When we think stiffness, we think “bad,” but that isn’t necessarily the case. In fact, some stiffness can be good. For example, tight hamstrings help many ball players jump higher. So how do you know when your stiffness is good or bad? Here are some things to consider.
Eric Cressey, trainer and author of Functional Stability Training: Optimizing Movement, says the difference between good and bad stiffness depends on the person. This is particularly true for people who carry a lot of stress and tension in the body. This kind of stiffness leads to inflammation and limits range of motion. Working with a trainer or therapist can help to realign the body to create stiffness in one place with the goal of releasing stiffness or tension, and improving range of motion, in another place like the shoulders for example. Stiffness here is probably related to activation of the sympathetic nervous system. This is our fight or flight response that keeps us tense and ready for battle – even when there is no danger. The goal is to activate the parasympathetic nervous system, or rest and digest. Here the nervous system feels safe and calm – muscles respond accordingly.
Good stiffness can come when the parasympathetic nervous system is activated
Trainer Tony Gentilcore offers his thoughts on the benefits of stiffness. This is a gem from his post, Stiff hamstrings can affect the ability to flex and extend the hips. However, more importantly, the ASLR (active straight leg screen) is about teaching people to get into better positions – improving stiffness in other areas – to “trick” the CNS (central nervous system) into turning off the emergency breaks.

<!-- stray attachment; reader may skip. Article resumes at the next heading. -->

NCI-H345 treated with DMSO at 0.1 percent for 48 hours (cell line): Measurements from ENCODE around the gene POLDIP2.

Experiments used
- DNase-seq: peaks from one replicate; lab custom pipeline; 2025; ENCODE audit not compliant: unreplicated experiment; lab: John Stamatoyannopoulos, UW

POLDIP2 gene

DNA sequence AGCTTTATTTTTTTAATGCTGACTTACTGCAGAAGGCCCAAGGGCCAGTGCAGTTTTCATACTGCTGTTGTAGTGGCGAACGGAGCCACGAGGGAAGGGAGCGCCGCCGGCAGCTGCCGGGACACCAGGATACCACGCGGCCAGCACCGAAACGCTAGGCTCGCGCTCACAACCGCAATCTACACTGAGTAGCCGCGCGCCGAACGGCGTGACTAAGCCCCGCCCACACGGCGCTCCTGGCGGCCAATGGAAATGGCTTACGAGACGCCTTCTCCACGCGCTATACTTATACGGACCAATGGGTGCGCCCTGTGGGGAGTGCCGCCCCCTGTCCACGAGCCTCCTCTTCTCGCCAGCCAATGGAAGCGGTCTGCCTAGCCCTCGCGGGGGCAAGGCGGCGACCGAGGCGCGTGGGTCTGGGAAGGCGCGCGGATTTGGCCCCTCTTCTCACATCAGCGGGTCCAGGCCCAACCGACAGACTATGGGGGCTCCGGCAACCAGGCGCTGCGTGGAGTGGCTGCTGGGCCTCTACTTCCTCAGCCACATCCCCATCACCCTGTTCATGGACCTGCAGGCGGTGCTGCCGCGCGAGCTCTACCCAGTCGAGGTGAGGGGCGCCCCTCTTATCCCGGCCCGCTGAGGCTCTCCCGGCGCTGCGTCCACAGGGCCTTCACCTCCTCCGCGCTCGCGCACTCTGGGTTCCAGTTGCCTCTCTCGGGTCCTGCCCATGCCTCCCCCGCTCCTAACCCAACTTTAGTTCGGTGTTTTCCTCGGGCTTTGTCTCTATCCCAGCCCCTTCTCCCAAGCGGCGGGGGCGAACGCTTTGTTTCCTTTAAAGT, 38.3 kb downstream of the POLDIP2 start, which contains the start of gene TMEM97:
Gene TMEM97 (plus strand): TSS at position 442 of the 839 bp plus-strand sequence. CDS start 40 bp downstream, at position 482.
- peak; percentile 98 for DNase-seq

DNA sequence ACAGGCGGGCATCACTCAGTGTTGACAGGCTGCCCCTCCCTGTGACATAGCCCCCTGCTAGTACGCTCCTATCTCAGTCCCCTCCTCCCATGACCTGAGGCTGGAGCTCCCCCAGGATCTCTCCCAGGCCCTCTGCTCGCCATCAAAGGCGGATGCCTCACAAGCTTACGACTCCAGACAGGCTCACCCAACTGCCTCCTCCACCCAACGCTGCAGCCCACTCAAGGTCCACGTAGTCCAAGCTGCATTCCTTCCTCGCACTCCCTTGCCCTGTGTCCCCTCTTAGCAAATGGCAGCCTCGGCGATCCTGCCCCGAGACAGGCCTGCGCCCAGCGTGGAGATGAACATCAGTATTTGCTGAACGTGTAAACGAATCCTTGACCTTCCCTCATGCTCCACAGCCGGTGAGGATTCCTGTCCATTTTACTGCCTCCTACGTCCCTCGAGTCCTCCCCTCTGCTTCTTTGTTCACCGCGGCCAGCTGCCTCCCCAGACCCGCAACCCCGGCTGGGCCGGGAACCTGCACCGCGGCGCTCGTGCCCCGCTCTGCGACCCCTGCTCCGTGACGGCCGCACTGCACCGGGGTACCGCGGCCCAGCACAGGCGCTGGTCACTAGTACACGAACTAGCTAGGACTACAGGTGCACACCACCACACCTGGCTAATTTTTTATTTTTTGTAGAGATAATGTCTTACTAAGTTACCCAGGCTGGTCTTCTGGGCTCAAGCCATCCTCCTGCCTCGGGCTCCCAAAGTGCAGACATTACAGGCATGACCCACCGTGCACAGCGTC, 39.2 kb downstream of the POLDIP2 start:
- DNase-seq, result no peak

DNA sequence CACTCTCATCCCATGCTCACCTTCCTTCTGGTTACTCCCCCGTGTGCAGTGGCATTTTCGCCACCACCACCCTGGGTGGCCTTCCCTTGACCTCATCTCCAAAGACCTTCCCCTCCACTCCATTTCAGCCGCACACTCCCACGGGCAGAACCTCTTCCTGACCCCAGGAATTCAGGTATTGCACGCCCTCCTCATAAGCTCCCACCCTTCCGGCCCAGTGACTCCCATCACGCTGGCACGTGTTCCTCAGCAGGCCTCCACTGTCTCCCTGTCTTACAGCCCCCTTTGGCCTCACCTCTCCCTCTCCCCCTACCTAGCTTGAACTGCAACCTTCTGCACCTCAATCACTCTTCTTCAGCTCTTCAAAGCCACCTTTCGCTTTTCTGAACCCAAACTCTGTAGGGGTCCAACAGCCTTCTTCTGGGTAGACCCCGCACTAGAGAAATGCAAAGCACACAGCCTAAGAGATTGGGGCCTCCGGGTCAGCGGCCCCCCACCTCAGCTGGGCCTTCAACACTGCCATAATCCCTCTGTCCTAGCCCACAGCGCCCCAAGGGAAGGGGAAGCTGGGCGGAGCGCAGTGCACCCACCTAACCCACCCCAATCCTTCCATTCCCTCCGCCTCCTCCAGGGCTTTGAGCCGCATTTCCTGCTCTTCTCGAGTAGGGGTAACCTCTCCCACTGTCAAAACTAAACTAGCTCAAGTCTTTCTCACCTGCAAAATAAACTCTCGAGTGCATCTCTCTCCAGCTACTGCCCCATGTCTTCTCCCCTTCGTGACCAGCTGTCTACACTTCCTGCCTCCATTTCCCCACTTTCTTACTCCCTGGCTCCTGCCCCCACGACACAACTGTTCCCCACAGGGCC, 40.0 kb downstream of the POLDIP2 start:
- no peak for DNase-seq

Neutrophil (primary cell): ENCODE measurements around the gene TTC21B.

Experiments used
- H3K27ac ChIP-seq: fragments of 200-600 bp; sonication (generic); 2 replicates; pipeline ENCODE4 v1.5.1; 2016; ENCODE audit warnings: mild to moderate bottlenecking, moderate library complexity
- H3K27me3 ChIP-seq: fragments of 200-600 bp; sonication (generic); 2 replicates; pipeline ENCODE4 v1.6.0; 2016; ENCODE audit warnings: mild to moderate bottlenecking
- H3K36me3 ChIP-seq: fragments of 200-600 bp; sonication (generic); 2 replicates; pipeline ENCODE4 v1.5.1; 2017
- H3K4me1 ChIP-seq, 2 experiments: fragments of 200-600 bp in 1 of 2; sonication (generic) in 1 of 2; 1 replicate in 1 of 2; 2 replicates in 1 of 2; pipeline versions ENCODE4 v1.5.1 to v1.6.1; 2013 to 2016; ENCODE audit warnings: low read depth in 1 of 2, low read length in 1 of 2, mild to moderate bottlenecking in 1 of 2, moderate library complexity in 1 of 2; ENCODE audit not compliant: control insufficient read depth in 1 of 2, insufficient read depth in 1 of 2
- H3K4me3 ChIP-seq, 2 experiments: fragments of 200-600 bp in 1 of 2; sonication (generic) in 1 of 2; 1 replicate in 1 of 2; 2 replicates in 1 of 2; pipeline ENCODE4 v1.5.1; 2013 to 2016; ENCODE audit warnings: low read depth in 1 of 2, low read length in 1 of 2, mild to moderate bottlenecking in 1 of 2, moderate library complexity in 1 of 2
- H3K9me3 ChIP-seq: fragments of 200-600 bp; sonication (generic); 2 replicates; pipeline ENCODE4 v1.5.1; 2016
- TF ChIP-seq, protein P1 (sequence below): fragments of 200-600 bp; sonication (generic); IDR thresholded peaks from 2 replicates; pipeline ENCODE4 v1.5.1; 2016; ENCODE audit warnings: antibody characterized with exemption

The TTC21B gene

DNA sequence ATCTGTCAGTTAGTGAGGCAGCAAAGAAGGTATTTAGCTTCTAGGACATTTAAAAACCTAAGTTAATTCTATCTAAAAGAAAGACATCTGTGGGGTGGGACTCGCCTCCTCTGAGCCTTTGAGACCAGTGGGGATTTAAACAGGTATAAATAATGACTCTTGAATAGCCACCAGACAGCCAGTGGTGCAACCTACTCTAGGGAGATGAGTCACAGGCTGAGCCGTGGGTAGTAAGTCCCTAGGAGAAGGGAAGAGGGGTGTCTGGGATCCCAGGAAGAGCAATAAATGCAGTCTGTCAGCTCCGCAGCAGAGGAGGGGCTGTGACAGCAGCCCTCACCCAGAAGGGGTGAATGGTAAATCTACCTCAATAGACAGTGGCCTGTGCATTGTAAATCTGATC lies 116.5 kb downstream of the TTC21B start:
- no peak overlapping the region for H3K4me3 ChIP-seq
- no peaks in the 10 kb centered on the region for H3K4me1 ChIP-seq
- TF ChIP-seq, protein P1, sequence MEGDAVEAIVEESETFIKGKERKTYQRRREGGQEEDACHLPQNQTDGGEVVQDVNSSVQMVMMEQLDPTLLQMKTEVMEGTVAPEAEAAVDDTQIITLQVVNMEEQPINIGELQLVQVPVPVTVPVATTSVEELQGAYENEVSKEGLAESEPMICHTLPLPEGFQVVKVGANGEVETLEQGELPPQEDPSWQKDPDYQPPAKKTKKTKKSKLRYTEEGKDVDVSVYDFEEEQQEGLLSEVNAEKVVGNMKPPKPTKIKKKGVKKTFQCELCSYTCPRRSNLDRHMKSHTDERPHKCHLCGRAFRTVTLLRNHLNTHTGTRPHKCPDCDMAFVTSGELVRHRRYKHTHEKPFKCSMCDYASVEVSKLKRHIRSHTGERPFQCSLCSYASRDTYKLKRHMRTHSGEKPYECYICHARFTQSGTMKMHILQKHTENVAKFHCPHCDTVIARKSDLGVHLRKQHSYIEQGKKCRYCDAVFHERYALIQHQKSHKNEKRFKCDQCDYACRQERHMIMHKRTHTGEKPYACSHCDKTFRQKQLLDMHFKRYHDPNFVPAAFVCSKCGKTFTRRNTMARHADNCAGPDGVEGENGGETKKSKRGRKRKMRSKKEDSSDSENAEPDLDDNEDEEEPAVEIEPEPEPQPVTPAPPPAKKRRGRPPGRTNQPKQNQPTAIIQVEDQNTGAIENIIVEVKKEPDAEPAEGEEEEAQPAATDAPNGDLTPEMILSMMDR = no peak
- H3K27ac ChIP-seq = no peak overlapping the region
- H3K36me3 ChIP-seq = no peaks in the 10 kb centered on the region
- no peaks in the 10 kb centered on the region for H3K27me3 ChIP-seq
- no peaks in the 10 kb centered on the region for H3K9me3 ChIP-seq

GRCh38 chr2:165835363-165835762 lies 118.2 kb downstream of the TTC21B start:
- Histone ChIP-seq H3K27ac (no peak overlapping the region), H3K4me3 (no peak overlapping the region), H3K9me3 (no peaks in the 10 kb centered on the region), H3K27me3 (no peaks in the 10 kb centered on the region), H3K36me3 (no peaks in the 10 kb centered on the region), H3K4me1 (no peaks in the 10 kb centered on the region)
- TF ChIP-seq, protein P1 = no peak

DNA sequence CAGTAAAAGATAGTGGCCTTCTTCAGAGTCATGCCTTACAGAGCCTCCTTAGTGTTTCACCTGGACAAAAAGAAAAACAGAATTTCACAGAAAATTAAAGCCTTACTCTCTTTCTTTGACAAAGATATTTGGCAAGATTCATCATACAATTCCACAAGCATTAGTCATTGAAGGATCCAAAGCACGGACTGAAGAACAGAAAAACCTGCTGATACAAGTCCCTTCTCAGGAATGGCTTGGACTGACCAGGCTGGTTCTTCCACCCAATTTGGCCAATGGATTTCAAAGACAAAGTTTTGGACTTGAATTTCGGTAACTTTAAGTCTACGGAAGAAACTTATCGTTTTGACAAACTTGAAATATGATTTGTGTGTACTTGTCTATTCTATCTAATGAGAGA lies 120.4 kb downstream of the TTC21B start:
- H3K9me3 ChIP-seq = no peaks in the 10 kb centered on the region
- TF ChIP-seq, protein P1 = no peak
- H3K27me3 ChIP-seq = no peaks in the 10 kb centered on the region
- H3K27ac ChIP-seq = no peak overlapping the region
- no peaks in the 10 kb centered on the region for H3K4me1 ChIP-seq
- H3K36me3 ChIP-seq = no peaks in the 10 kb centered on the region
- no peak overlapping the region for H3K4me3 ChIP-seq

When people are in more optimal positions (better alignment) what presented as “tight” or stiff is no longer the case.
Stiffness is good when it helps to improve alignment, strength, mobility, and dynamic motor control. As an example, Gentilcore offers that stiffness in the anterior core promotes posterior pelvic tilt thus improving (rather than limiting) range of motion in the hips. Stiffness in the lats may improve efficiency with deadlifts.
Pain and limited range of motion often signal stiffness. This kind of stiffness is often caused by or leads up to an injury such as a sprain or tear, not to mention an increased likelihood of faulty movement patterns up and down the kinetic chain, says Gentilcore. The problem with bad stiffness is that it may indicate overactivation of the nervous system. This increased sensitivity can impede performance in everything from lifting, to jumping and running.
What can help
Yoga is helpful for getting in a more flexion based approach (ball player LeBron James practices yoga). Good stiffness can improve biomechanics and reduce the likelihood of injury from bad stiffness. Physical therapy and working with a trainer can also help. According to Cressey, even taking a deep breath can relieve tightness.
Regardless of the kind of stiffness you have, stop if you feel pain.